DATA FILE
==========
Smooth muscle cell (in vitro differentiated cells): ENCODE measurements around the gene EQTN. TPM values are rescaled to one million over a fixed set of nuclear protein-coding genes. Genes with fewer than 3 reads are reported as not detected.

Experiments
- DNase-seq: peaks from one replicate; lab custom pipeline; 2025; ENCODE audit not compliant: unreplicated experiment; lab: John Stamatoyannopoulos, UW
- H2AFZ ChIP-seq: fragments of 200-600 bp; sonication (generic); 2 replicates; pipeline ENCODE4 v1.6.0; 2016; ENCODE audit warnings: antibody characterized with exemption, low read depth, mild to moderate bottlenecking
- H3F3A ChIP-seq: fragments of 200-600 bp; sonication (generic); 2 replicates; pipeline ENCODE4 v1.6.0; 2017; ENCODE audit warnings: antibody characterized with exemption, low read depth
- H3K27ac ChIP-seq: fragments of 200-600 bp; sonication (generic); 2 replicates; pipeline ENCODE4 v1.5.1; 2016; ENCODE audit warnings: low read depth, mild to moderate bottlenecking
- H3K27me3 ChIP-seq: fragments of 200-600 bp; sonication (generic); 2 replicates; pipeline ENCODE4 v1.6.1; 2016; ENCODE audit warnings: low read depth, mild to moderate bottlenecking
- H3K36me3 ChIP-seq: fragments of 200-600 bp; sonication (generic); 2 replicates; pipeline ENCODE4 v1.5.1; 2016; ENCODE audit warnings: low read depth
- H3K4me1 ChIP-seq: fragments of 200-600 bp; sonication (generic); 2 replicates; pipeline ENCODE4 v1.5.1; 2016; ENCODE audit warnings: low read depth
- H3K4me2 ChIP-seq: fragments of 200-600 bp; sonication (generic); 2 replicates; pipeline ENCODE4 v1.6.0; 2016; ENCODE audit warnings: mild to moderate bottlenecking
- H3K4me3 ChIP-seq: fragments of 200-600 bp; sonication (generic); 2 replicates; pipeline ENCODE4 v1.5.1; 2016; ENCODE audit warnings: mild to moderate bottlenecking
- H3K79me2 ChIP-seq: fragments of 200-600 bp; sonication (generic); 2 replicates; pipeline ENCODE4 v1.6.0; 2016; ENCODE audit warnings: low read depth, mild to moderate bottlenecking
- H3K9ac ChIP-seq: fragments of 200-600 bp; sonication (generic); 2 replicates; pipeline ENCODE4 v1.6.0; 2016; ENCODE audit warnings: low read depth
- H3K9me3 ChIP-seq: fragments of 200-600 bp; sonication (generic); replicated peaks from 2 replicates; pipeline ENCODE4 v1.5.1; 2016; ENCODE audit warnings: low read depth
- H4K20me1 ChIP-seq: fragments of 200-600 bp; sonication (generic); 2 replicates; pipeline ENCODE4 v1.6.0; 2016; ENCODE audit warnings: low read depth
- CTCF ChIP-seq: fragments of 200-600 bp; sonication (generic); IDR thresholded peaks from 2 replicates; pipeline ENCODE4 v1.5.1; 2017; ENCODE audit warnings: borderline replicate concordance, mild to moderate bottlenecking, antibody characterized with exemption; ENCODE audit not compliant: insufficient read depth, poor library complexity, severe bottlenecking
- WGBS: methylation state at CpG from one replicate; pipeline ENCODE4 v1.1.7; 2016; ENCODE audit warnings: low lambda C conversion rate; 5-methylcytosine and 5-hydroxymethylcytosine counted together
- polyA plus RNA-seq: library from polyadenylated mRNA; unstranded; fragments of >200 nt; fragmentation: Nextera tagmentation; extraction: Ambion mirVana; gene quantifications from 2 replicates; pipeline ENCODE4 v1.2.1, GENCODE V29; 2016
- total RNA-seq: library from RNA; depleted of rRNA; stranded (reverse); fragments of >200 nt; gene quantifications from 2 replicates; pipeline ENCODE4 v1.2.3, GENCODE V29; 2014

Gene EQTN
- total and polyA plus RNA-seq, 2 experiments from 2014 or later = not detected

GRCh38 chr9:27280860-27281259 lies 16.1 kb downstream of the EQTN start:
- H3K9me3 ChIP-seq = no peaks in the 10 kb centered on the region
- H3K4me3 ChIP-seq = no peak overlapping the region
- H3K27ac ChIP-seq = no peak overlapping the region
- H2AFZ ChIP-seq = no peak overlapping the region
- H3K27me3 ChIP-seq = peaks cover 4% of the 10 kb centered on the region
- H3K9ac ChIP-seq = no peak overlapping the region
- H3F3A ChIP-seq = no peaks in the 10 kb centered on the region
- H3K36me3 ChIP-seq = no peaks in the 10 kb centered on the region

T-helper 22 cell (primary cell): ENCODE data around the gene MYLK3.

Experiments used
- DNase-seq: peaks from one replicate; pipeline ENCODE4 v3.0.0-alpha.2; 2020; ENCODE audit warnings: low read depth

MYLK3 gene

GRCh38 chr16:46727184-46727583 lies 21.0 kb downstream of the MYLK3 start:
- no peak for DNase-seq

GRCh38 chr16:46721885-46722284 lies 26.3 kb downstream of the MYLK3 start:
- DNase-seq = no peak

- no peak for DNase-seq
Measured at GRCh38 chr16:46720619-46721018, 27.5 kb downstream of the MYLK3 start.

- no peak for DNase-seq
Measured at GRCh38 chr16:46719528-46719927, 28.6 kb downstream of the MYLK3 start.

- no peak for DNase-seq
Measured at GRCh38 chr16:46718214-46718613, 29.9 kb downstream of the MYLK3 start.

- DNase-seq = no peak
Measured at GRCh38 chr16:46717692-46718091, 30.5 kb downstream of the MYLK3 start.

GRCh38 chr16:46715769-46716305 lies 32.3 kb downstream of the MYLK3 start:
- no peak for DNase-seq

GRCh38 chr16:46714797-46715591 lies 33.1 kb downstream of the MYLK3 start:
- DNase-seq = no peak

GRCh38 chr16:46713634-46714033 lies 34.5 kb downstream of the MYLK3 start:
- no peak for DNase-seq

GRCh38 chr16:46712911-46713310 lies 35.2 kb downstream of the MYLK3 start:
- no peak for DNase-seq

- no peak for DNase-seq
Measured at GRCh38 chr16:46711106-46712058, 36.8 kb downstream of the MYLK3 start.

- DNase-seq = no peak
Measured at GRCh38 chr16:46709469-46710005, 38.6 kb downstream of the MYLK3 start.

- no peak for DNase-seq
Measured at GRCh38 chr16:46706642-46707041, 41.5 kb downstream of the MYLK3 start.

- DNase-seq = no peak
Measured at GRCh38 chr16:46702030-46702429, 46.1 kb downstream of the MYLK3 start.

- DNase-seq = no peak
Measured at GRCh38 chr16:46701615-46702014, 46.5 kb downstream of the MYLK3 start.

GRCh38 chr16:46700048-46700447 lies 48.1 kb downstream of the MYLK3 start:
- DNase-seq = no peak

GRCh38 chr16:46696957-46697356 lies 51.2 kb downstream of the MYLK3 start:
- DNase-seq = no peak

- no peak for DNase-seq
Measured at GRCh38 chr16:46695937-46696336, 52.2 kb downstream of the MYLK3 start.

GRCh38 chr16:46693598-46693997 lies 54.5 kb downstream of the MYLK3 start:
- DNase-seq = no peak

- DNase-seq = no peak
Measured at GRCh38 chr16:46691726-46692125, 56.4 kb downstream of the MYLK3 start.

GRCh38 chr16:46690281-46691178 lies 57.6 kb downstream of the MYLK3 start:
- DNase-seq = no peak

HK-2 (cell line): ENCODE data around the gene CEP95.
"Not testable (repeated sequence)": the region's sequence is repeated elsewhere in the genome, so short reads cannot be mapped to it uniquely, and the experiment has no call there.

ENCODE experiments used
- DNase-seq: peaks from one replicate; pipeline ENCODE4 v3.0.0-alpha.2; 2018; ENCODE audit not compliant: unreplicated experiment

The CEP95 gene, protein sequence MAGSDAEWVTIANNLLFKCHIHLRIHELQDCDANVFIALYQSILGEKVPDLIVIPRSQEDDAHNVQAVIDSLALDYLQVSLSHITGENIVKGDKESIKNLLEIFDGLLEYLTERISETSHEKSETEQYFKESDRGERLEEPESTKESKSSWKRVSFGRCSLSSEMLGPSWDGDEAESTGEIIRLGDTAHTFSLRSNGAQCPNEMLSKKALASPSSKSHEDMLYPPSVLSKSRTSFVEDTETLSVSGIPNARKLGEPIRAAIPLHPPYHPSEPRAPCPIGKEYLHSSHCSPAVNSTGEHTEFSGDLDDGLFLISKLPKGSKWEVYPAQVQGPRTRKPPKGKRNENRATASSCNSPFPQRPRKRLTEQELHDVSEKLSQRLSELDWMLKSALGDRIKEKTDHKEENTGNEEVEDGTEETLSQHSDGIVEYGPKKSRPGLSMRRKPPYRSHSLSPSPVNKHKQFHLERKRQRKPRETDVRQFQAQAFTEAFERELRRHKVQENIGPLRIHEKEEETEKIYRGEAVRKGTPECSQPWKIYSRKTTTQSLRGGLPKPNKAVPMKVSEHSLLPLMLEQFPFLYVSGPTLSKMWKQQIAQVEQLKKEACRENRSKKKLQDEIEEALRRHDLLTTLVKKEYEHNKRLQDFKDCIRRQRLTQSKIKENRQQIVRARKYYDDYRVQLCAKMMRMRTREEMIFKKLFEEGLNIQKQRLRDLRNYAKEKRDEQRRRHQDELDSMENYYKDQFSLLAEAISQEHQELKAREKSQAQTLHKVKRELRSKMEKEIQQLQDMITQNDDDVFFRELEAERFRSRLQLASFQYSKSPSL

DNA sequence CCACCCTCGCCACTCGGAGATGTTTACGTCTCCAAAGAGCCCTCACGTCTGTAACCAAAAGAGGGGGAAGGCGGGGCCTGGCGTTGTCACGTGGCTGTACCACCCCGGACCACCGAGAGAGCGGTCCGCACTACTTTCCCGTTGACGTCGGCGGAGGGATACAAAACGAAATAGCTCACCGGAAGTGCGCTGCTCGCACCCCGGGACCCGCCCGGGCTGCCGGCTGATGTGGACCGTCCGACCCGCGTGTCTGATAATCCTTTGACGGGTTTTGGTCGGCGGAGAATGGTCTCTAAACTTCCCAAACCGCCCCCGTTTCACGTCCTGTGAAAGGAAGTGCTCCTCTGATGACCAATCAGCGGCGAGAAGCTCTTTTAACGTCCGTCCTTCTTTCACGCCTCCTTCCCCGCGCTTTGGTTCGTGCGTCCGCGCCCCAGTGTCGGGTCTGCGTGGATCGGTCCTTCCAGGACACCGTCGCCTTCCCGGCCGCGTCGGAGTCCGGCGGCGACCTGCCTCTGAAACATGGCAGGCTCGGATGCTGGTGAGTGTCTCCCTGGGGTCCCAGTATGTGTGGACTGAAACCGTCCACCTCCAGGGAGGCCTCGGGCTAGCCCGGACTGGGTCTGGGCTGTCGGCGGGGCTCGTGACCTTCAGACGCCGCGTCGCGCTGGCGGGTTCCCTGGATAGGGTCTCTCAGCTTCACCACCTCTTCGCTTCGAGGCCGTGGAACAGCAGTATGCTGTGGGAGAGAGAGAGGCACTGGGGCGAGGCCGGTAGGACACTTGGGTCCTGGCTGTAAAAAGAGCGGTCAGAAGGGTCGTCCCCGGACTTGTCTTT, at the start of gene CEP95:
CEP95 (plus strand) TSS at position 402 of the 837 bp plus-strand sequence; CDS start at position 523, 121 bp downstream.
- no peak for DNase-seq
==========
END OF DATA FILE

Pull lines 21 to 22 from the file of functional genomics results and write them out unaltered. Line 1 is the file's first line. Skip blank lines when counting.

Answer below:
- total and polyA plus RNA-seq, 2 experiments from 2014 or later = not detected

GRCh38 chr9:27280860-27281259 lies 16.1 kb downstream of the EQTN start: